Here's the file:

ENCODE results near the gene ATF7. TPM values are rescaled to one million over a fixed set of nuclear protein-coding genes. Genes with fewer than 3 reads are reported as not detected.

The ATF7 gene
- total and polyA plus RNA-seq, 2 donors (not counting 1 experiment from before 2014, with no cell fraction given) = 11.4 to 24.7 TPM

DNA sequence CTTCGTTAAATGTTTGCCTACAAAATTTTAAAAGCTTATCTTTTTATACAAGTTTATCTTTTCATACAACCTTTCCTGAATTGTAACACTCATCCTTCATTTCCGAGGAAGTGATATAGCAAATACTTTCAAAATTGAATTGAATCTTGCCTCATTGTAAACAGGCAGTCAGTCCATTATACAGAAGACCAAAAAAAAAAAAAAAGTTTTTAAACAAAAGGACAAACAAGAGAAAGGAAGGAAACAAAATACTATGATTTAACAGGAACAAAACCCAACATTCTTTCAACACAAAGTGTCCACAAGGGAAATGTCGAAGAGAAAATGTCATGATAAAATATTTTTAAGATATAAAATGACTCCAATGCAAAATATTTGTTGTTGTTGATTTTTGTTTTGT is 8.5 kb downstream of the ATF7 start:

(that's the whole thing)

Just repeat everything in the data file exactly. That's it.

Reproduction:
ENCODE results near the gene ATF7. TPM values are rescaled to one million over a fixed set of nuclear protein-coding genes. Genes with fewer than 3 reads are reported as not detected.

The ATF7 gene
- total and polyA plus RNA-seq, 2 donors (not counting 1 experiment from before 2014, with no cell fraction given) = 11.4 to 24.7 TPM

DNA sequence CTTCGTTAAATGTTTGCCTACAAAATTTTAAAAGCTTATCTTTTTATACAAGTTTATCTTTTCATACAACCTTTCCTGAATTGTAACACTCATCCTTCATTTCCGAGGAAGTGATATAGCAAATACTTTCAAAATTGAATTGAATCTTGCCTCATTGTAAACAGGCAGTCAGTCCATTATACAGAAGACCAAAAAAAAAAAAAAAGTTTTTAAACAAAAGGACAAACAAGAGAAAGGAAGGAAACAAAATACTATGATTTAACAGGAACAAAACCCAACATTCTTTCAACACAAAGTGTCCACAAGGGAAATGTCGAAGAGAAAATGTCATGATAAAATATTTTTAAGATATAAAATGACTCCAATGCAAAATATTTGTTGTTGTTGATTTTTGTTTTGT is 8.5 kb downstream of the ATF7 start: